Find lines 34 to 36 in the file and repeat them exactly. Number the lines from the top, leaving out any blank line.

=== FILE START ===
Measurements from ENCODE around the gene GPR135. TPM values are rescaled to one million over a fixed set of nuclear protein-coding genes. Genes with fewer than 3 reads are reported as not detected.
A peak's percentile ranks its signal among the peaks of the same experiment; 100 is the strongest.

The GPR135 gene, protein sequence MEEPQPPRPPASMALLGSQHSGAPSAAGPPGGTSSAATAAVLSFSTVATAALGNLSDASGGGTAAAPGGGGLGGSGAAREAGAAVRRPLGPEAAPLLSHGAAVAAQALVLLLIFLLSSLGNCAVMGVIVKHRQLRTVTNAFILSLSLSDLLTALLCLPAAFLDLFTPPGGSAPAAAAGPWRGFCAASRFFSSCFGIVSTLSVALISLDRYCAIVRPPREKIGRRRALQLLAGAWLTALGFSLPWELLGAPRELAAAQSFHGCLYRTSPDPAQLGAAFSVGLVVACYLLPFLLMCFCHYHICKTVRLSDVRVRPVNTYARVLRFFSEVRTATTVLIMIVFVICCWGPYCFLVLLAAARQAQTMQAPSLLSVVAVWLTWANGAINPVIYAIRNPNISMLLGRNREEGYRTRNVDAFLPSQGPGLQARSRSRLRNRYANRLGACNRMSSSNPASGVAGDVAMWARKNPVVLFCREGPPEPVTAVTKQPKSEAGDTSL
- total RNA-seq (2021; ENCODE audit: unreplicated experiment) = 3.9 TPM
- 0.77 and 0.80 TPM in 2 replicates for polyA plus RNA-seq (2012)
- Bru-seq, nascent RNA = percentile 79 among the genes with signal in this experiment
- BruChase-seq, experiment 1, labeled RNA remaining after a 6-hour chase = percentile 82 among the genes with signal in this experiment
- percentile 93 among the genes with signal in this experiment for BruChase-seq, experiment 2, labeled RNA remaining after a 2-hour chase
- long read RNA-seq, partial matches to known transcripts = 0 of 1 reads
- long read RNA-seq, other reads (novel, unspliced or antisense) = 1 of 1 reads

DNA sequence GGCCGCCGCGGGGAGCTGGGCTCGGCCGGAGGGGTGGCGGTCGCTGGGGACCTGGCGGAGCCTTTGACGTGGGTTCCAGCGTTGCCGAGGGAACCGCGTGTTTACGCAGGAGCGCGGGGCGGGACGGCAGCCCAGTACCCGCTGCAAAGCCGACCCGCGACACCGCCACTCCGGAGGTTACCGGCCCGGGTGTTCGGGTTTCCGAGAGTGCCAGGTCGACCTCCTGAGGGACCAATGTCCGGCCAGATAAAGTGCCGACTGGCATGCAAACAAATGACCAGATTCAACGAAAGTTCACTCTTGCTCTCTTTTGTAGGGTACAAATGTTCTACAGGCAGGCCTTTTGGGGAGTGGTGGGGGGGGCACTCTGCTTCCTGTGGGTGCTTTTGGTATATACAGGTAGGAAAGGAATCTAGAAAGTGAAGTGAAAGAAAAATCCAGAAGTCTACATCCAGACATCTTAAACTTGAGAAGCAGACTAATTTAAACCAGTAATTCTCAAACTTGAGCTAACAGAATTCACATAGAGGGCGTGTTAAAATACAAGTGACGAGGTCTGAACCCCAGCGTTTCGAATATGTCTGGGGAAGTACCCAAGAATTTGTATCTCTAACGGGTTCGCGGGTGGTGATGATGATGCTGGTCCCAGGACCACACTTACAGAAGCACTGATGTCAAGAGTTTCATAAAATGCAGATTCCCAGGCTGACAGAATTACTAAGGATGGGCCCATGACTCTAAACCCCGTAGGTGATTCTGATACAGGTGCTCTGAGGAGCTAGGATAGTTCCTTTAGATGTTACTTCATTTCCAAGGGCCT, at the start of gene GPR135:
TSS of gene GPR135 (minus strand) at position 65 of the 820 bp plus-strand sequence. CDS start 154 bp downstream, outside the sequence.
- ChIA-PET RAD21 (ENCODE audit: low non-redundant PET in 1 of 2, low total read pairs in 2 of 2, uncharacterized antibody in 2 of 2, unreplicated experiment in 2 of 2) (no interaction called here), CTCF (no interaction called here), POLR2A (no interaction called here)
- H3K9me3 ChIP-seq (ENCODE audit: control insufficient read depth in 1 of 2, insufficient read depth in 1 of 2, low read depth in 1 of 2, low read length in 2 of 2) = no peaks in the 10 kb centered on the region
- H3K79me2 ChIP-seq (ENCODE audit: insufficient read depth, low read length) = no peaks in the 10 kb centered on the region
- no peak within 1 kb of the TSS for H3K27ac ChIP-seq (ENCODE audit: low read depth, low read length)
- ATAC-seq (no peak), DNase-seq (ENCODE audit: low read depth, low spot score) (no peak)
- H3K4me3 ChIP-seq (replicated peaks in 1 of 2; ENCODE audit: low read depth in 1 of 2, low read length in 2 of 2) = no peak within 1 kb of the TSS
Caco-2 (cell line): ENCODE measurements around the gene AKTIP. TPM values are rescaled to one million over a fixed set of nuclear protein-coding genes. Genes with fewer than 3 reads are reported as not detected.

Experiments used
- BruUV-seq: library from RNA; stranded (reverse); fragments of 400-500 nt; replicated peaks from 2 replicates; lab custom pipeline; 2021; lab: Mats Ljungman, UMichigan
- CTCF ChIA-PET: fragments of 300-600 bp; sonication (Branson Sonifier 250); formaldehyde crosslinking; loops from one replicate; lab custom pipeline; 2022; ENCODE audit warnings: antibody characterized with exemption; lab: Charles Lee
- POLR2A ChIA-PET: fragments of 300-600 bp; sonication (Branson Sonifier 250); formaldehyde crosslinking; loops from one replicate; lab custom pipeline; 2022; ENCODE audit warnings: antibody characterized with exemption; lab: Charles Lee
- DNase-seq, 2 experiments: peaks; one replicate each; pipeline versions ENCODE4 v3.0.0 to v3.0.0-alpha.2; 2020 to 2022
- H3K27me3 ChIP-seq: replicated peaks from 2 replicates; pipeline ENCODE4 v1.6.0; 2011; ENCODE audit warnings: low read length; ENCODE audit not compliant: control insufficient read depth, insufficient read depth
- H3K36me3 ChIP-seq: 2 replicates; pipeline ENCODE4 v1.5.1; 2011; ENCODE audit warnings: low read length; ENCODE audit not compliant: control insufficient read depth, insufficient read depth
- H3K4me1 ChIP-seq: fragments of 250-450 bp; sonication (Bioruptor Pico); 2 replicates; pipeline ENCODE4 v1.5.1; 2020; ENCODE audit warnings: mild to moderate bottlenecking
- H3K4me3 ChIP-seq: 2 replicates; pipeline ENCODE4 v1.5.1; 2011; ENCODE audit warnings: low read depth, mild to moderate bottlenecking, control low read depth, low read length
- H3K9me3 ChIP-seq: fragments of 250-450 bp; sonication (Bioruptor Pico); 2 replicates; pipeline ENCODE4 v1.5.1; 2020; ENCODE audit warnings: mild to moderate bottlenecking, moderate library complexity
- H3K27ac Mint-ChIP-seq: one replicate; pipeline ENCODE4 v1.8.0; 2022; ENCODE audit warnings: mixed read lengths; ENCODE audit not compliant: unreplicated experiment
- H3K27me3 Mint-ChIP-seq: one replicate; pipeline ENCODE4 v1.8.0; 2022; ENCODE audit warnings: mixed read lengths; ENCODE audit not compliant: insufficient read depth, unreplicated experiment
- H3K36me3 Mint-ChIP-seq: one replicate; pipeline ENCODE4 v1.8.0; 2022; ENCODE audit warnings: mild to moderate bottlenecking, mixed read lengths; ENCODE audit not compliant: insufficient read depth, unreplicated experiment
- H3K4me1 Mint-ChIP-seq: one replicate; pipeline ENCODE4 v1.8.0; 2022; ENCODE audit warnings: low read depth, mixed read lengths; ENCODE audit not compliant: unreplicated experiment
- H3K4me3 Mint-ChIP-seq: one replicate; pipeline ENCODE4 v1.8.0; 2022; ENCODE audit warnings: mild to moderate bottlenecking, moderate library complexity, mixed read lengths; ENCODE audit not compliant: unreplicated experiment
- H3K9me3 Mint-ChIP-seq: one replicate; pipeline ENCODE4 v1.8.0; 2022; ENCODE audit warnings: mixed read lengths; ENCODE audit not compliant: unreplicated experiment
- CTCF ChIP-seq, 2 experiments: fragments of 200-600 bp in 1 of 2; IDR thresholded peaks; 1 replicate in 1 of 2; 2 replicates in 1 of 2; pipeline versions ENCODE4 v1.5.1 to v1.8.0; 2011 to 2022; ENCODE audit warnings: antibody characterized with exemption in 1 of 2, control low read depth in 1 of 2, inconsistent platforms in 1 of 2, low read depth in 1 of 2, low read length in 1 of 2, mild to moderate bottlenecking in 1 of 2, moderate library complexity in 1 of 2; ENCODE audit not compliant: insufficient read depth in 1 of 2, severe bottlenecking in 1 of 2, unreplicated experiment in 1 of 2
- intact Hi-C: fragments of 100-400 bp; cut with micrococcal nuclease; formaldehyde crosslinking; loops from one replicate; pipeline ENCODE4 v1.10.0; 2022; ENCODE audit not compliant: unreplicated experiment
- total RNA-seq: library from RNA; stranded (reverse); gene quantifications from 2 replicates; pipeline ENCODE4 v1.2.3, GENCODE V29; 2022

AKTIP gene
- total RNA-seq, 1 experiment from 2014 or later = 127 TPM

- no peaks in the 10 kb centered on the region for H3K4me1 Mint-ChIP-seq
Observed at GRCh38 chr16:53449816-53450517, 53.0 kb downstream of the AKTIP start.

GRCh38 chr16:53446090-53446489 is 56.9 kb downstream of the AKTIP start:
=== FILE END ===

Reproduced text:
- H3K4me3 Mint-ChIP-seq: one replicate; pipeline ENCODE4 v1.8.0; 2022; ENCODE audit warnings: mild to moderate bottlenecking, moderate library complexity, mixed read lengths; ENCODE audit not compliant: unreplicated experiment
- H3K9me3 Mint-ChIP-seq: one replicate; pipeline ENCODE4 v1.8.0; 2022; ENCODE audit warnings: mixed read lengths; ENCODE audit not compliant: unreplicated experiment
- CTCF ChIP-seq, 2 experiments: fragments of 200-600 bp in 1 of 2; IDR thresholded peaks; 1 replicate in 1 of 2; 2 replicates in 1 of 2; pipeline versions ENCODE4 v1.5.1 to v1.8.0; 2011 to 2022; ENCODE audit warnings: antibody characterized with exemption in 1 of 2, control low read depth in 1 of 2, inconsistent platforms in 1 of 2, low read depth in 1 of 2, low read length in 1 of 2, mild to moderate bottlenecking in 1 of 2, moderate library complexity in 1 of 2; ENCODE audit not compliant: insufficient read depth in 1 of 2, severe bottlenecking in 1 of 2, unreplicated experiment in 1 of 2